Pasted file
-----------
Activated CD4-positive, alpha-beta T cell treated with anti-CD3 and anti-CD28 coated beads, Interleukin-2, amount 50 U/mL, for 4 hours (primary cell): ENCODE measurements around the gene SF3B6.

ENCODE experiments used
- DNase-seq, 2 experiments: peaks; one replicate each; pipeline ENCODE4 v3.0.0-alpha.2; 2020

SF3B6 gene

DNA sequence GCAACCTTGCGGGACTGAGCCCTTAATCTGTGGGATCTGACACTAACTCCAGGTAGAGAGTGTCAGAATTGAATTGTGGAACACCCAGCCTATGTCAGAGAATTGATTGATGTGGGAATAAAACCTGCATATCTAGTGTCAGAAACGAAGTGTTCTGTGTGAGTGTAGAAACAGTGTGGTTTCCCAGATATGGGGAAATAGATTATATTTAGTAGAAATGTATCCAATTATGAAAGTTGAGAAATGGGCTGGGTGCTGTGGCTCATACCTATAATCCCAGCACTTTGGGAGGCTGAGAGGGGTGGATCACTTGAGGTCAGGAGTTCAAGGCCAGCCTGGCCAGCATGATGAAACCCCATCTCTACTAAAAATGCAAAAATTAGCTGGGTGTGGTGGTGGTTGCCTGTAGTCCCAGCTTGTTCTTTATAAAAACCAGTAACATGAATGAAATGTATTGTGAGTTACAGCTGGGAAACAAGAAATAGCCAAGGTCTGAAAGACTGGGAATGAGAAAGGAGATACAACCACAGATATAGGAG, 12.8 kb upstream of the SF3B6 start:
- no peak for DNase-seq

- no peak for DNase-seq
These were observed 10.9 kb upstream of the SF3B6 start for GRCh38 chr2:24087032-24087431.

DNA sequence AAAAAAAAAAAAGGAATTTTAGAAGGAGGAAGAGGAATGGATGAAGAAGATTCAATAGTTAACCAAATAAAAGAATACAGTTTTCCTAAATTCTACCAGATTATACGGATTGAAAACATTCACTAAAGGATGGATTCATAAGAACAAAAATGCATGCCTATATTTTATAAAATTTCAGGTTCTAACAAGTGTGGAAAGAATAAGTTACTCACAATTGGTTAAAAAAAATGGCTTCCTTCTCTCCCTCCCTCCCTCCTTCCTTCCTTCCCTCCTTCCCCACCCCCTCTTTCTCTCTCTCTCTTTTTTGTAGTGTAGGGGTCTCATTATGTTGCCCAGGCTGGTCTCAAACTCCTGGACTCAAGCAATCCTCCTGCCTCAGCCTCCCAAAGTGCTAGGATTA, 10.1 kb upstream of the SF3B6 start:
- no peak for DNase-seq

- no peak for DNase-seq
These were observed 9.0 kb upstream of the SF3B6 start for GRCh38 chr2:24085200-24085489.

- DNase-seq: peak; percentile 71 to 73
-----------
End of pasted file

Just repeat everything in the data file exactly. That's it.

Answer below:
Activated CD4-positive, alpha-beta T cell treated with anti-CD3 and anti-CD28 coated beads, Interleukin-2, amount 50 U/mL, for 4 hours (primary cell): ENCODE measurements around the gene SF3B6.

ENCODE experiments used
- DNase-seq, 2 experiments: peaks; one replicate each; pipeline ENCODE4 v3.0.0-alpha.2; 2020

SF3B6 gene

DNA sequence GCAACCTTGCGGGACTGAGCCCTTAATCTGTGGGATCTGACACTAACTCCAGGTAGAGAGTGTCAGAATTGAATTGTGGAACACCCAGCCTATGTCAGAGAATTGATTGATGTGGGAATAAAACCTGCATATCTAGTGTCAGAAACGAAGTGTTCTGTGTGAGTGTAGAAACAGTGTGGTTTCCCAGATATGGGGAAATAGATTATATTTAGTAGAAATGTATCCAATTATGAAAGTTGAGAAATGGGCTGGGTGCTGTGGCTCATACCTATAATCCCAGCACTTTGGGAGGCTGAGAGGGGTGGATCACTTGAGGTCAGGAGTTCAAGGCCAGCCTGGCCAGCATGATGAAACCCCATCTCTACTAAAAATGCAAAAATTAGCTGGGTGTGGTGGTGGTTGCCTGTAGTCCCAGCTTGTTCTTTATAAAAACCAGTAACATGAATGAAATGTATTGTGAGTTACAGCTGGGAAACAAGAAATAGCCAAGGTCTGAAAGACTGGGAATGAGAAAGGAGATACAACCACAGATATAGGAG, 12.8 kb upstream of the SF3B6 start:
- no peak for DNase-seq

- no peak for DNase-seq
These were observed 10.9 kb upstream of the SF3B6 start for GRCh38 chr2:24087032-24087431.

DNA sequence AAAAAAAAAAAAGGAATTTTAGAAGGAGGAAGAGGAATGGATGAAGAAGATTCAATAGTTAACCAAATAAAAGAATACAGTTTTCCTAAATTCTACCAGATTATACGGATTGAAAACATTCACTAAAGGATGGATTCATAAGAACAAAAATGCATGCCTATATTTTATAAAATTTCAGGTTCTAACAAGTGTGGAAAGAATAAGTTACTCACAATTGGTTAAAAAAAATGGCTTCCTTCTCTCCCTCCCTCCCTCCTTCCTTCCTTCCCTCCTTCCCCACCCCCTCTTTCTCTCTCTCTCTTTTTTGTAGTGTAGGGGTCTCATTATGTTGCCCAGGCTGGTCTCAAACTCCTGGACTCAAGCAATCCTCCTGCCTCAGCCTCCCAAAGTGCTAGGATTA, 10.1 kb upstream of the SF3B6 start:
- no peak for DNase-seq

- no peak for DNase-seq
These were observed 9.0 kb upstream of the SF3B6 start for GRCh38 chr2:24085200-24085489.

- DNase-seq: peak; percentile 71 to 73